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Psalm 18:13-15 New English Translation (NET Bible)

13 The Lord thundered[a] in[b] the sky;
the Most High[c] shouted.[d]
14 He shot his[e] arrows and scattered them,[f]
many lightning bolts[g] and routed them.[h]
15 The depths[i] of the sea[j] were exposed;
the inner regions[k] of the world were uncovered
by[l] your battle cry,[m] Lord,
by the powerful breath from your nose.[n]

Footnotes:

  1. Psalm 18:13 sn Thunder is a common motif in OT theophanies and in ancient Near Eastern portrayals of the storm god and warring kings. See R. B. Chisholm, “An Exegetical and Theological Study of Psalm 18/2 Samuel 22” (Th.D. diss., Dallas Theological Seminary, 1983), 179-83.
  2. Psalm 18:13 tn 2 Sam 22:14 has “from.”
  3. Psalm 18:13 sn This divine title (עֶלְיוֹן, ʿelyon) pictures God as the exalted ruler of the universe who vindicates the innocent and judges the wicked. See especially Ps 47:2.
  4. Psalm 18:13 tc The text of Ps 18:13 adds at this point, “hail and coals of fire.” These words are probably accidentally added from v. 12b; they do not appear in 2 Sam 22:14.tn Heb “offered his voice.” In this poetic narrative context the prefixed verbal form is best understood as a preterite indicating past tense, not an imperfect. Note the prefixed verbal form with vav (ו) consecutive in the preceding line.
  5. Psalm 18:14 tn 2 Sam 22:15 omits the pronominal suffix (“his”).
  6. Psalm 18:14 tn The pronominal suffixes on the verbs “scattered” and “routed” (see the next line) refer to the psalmist’s enemies. Some argue that the suffixes refer to the arrows, in which case one might translate “shot them far and wide” and “made them move noisily,” respectively. They argue that the enemies have not been mentioned since v. 4 and are not again mentioned until v. 17. However, usage of the verbs פוּץ (puts, “scatter”) and הָמַם (hamam, “rout”) elsewhere in Holy War accounts suggests the suffixes refer to enemies. Enemies are frequently pictured in such texts as scattered and/or routed (see Exod 14:24; 23:27; Num 10:35; Josh 10:10; Judg 4:15; 1 Sam 7:10; 11:11; Ps 68:1).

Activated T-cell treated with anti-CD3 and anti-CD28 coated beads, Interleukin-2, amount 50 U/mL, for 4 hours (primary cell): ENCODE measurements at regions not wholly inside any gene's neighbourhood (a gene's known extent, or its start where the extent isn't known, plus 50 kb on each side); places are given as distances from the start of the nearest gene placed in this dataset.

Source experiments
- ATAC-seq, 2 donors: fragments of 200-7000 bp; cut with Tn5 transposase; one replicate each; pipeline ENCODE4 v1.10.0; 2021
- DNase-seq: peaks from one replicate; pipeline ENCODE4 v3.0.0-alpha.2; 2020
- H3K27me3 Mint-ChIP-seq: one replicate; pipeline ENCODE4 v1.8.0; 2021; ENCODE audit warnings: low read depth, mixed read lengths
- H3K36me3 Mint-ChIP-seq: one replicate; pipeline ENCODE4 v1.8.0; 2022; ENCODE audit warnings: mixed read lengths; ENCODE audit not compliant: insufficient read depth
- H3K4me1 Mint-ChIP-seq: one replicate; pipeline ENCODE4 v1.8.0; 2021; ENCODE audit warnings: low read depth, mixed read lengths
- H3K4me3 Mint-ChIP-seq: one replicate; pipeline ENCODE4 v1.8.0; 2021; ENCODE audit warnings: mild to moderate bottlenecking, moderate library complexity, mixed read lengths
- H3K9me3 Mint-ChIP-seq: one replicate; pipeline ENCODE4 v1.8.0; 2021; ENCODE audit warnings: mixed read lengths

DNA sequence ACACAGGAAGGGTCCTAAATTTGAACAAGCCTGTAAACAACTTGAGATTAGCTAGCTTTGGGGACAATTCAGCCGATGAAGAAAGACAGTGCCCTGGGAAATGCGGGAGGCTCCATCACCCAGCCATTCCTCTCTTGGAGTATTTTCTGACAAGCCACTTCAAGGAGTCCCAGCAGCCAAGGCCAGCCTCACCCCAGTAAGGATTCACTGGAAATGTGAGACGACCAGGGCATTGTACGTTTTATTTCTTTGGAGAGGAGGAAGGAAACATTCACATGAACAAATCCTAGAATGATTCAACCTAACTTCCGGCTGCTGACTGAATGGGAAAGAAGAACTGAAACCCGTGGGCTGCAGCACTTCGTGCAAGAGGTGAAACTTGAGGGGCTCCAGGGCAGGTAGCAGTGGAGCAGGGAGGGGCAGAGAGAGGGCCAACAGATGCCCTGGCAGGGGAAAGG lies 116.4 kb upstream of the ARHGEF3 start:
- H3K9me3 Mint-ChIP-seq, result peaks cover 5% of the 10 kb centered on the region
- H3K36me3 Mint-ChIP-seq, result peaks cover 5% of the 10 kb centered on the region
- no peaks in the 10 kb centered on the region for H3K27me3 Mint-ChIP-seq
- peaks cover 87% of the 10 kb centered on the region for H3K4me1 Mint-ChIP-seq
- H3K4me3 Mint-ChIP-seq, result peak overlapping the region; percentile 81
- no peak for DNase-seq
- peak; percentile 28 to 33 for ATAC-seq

7. Psalm 18:14 sn Lightning is a common motif in in OT theophanies and in ancient Near Eastern portrayals of the storm god and warring kings. See R. B. Chisholm, “An Exegetical and Theological Study of Psalm 18/2 Samuel 22” (Th.D. diss., Dallas Theological Seminary, 1983), 190-92.
  8. Psalm 18:14 tn Heb “lightning bolts, many.” 2 Sam 22:15 has simply “lightning” (בָּרָק, baraq). The identity of the word רָב (rav) in Ps 18:14 is problematic. (1) It may be a form of a rare verb רָבַב (ravav, “to shoot”), perhaps attested in Gen 49:23 as well. In this case one might translate, “he shot lightning bolts and routed them.” Other options include (2) understanding רָב (rav) as an adverbial use of the adjective, “lightning bolts in abundance,” or (3) emending the form to רַבּוּ (rabbu), from רָבַב (ravav, “be many”) or to רָבוּ (ravu), from רָבָה (ravah, “be many”)—both a haplography of the vav (ו); note the initial vav on the immediately following form—and translating “lightning bolts were in abundance.”sn Arrows and lightning bolts are associated in other texts (see Pss 77:17-18; 144:6; Zech 9:14), as well as in ancient Near Eastern art (see R. B. Chisholm, “An Exegetical and Theological Study of Psalm 18/2 Samuel 22” [Th.D. diss., Dallas Theological Seminary, 1983], 187).
  9. Psalm 18:15 tn Or “channels.”
  10. Psalm 18:15 tc Ps 18:15 reads “water” (cf. Ps 42:1); “sea” is the reading of 2 Sam 22:16.
  11. Psalm 18:15 tn Or “foundations.”
  12. Psalm 18:15 tn Heb “from.” The preposition has a causal sense here.
  13. Psalm 18:15 tn The noun is derived from the verb גָּעַר (gaʿar), which is often understood to mean “rebuke.” In some cases it is apparent that scolding or threatening is in view (see Gen 37:10; Ruth 2:16; Zech 3:2). However, in militaristic contexts this translation is inadequate, for the verb refers in this setting to the warrior’s battle cry, which terrifies and paralyzes the enemy. See A. Caquot, TDOT 3:53, and note the use of the verb in Pss 68:30; 106:9; and Nah 1:4, as well as the related noun in Job 26:11; Pss 9:5; 76:6; 104:7; Isa 50:2; 51:20; 66:15.
  14. Psalm 18:15 tn 2 Sam 22:16 reads “by the battle cry of the Lord, by the blast of the breath of his nose.” The phrase “blast of the breath” (Heb “breath of breath”) employs an appositional genitive. Synonyms are joined in a construct relationship to emphasize the single idea. For a detailed discussion of the grammatical point with numerous examples, see Y. Avishur, “Pairs of Synonymous Words in the Construct State (and in Appositional Hendiadys) in Biblical Hebrew,” Semitics 2 (1971): 17-81.
New English Translation (NET)

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